Testosterone is a key component of the complex mile of hormones (cellular messengers) that control how our bodies work. There is a noticeable decrease in the amount of this hormone in men over the age of 40. Until recently, replacing this essential hormone was considered taboo. However, today’s forward-thinking anti-aging experts recognise what a decade of clinical research has taught us.Do you want to learn more? Visit Peak Male Institute-Hormone Replacement Therapy Sarasota
Replacement of sexual hormones (oestrogen, progesterone, and testosterone) has significant health benefits for men and women who have gone through menopause, including osteoporosis prevention, heart disease prevention, and improved cognitive function. Similarly, for older male subjects, the effects of testosterone supplementation under careful physician supervision are an important part of maintaining good health. In this post, I hope to debunk some myths about testosterone replacement therapy and provide readers with a list of the many advantages of this simple and safe treatment. To begin with, the scientific literature clearly shows that testosterone does not cause prostate cancer. Prostate cancer is actually linked to an unbalanced oestrogen excess in men.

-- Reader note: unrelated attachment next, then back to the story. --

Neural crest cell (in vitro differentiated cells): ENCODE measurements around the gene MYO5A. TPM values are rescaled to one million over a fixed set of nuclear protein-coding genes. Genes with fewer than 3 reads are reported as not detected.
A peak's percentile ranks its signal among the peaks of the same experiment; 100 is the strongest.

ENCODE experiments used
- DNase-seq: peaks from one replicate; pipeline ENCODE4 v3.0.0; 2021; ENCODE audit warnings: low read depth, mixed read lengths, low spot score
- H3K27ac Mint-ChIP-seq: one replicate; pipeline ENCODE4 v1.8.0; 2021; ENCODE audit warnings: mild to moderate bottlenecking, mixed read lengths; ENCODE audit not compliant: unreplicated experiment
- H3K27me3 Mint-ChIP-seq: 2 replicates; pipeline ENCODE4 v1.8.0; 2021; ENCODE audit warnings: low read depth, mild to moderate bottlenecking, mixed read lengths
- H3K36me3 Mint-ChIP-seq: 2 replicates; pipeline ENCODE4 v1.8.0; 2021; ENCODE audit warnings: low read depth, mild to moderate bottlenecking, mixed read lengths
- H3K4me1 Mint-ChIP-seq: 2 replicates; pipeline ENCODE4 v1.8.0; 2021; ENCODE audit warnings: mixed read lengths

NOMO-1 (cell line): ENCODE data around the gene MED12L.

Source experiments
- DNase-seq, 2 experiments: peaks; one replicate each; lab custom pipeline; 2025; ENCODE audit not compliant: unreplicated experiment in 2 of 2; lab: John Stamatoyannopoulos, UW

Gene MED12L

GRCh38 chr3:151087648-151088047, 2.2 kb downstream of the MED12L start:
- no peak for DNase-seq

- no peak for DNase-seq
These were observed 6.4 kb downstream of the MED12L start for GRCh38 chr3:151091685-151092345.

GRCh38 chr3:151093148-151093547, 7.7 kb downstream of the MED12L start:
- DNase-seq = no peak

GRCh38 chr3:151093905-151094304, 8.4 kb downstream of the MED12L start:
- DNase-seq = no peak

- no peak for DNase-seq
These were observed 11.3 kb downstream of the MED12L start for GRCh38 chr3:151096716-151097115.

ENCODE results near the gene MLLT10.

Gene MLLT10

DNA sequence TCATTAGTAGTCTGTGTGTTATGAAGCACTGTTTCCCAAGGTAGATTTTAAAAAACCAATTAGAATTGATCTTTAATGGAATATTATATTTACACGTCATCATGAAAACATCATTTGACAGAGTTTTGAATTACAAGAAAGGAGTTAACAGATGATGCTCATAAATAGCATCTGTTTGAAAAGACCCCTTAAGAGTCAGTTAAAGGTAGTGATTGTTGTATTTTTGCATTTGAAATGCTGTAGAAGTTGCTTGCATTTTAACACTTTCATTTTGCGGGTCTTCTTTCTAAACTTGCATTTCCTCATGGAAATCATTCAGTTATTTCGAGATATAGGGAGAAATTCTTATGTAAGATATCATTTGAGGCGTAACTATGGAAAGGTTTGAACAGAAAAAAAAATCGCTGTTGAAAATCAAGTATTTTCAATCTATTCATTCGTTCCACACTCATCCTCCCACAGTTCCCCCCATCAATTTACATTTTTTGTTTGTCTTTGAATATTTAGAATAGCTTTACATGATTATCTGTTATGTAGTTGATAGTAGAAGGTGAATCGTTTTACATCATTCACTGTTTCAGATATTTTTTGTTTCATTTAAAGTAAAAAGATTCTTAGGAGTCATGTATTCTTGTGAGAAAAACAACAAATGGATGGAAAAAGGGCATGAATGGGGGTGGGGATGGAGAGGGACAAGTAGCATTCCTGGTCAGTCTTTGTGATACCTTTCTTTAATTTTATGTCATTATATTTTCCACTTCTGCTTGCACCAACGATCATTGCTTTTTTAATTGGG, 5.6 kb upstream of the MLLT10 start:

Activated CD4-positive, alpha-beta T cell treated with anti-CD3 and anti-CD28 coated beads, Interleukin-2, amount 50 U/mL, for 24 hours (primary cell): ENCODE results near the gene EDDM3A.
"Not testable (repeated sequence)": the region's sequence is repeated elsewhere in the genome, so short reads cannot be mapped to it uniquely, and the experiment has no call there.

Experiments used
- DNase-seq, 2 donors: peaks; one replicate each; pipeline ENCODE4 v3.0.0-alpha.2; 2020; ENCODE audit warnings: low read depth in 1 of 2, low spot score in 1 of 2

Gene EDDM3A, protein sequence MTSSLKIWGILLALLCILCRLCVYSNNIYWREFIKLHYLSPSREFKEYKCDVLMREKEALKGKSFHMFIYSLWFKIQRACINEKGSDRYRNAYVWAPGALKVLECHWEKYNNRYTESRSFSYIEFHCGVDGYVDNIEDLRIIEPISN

The caveat here is that once prostate cancer has developed, testosterone, an anabolic (building) hormone, can stimulate cancer development, but it does not cause cancer, contrary to common belief and medical opinion. Testosterone levels fall as we get older, while oestrogen levels increase, competing for binding sites on the prostate gland and other cells in the body, causing hormonal havoc.
Low testosterone levels can cause issues such as an increase in adipose tissue with midsection obesity, a loss of muscle mass, generalised hormonal imbalances (growth hormone, oestrogen, thyroid), depression, increased cholesterol and lipid dysfunction, glucose and insulin imbalance, reduced coronary artery elasticity, elevated blood pressure, and a loss of well-being. Supplementing Testosterone in the right candidates can help to counteract these negative effects, but it’s not as easy as popping a pill.